HIV tends to the path of least resistance and in many regions this disproportionately affects rural communities. Despite advances HIV is still the leading cause of death of women of reproductive age. Complications from pregnancy continue to be the leading cause of mortality among adolescent girls aged 15-19; young people aged 15-24 account for 40 per cent of all new HIV infections, and in sub-Saharan Africa, young women make up 71 per cent of people living with HIV. The challenges of poverty and hunger have linkages with the causes and consequences of HIV as HIV increases the likelihood of individuals falling into poverty and facing hunger. A coordinated and integrated approach is necessary to empower women. Empowering women socially and economically is a vital step in reducing their vulnerability to HIV and poor SRH. Part of this means ensuring that micro-finance and similar schemes are available and specifically target young women and girls and those living with HIV. The lack, or neglect, of rural services – in particular those to address HIV and SRH – is a continuing problem in efforts to address the situation of rural women. Ensuring there is the necessary infrastructure and resources to support isolated rural services must be a key priority for the global community. The resources invested in HIV services offer a key opportunity for strengthening the broader health system. 

Women play an important role in other people’s lives – their children, their family, their community – but empowerment should focus on the situation of the individual woman; not empowering her solely to serve others needs. IPPF has been an elected member of The Global Coalition on Women and AIDS which aims to address and advocate for many of the key HIV issues facing women and girls in particular. The active involvement of men and boys as partners in the lives of their wives; mothers; and sisters needs to be more actively promoted. Linking HIV and Maternal, Newborn and Child Health (MNCH) is vital. Comprehensive services that address a woman’s needs holistically are an essential factor in ensuring women are in a position to secure their own health, those of their children and of their family. Eliminating HIV transmission from mothers to their infants and keeping the mothers alive has become and should remain a key platform for addressing both MNCH and HIV.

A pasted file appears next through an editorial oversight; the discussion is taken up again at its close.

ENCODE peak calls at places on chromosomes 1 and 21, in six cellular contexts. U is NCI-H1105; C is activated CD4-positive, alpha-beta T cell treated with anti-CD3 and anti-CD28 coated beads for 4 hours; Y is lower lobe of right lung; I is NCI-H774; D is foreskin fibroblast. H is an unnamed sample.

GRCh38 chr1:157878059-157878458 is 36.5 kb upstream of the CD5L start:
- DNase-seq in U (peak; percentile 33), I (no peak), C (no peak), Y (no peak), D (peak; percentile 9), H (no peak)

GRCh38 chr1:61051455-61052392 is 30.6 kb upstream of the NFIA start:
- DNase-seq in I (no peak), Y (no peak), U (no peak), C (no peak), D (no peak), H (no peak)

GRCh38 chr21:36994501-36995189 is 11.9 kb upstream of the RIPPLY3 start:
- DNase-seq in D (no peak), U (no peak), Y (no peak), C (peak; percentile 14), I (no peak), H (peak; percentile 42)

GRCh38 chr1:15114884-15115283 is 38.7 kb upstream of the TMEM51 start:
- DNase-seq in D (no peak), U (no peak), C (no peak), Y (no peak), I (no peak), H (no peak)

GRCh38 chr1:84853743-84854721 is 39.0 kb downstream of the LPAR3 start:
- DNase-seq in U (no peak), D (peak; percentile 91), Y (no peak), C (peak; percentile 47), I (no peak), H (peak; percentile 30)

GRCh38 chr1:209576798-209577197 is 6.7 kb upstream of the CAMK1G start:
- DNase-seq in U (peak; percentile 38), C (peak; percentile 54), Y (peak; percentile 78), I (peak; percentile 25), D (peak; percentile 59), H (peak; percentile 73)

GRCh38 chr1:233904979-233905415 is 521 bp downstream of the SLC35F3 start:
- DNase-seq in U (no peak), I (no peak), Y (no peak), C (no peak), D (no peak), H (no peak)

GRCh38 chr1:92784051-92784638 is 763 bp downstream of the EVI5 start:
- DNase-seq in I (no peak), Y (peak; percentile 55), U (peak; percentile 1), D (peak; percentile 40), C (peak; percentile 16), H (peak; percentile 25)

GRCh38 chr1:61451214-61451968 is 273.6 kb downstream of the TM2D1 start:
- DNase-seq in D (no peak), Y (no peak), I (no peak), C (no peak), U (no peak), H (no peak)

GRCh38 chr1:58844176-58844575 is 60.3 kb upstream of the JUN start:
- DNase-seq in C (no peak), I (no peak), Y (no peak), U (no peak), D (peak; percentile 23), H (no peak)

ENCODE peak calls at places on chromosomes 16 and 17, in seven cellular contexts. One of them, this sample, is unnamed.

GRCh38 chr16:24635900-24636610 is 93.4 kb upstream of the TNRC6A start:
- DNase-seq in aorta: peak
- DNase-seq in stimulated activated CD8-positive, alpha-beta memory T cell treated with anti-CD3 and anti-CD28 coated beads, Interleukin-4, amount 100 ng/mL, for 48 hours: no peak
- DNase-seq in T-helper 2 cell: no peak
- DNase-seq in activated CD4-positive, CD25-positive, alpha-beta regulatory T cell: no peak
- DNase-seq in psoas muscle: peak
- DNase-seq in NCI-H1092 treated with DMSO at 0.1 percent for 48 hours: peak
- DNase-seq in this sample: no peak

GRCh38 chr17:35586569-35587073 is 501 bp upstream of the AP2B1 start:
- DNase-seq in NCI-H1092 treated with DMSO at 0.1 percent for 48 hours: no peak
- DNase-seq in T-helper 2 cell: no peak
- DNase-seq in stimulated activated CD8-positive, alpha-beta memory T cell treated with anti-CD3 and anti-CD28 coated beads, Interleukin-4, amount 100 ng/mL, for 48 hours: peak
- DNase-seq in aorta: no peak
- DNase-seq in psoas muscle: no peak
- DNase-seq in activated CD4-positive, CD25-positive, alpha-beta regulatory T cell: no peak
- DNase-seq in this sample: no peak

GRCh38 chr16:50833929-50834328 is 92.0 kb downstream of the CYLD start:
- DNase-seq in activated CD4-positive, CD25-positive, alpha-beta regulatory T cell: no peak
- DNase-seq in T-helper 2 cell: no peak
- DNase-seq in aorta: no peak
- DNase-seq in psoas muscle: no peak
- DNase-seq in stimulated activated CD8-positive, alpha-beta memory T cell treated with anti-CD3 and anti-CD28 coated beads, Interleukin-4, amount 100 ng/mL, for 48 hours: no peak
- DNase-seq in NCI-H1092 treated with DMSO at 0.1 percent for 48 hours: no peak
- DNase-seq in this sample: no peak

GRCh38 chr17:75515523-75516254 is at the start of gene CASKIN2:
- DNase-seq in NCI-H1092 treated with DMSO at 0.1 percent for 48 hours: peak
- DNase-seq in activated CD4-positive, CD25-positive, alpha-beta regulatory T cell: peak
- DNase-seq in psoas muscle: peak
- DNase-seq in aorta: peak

Rural women are also often the first casualties of the current aid architecture, especially as their contribution to economies is often lowly regarded – care and support for families; subsistence agriculture/farming – all of which entrench gender-based violence and deepen poverty. Rural women survivors of violence and abuse often find it difficult or impossible to access services. In many rural areas, women and girls often work in the lowest paid and most precarious forms of employment. Many also have no independent access to and control of resources, and usually have responsibility for care-giving and household duties. The disproportionate share of unpaid care work that falls on rural women relative to men restricts the time they have available for paid activities and active participation in society. These unpaid tasks are rarely recognized as important economic functions. Sharing domestic responsibilities more equally between men and women is therefore an important means by which to improve the health and well-being of women and girls. Domestic responsibilities can result in girls and women being denied access to education and employment and they may be prevented from participating fully in the public sphere, especially in decision-making fora and governance. When a girl is prevented from attending school, her ability to participate meaningfully in the formal economy and in decision-making fora as an adult is compromised. When men and women both contribute to household responsibilities, women have more time to engage in paid work and as a result, control over household income is shared more equally.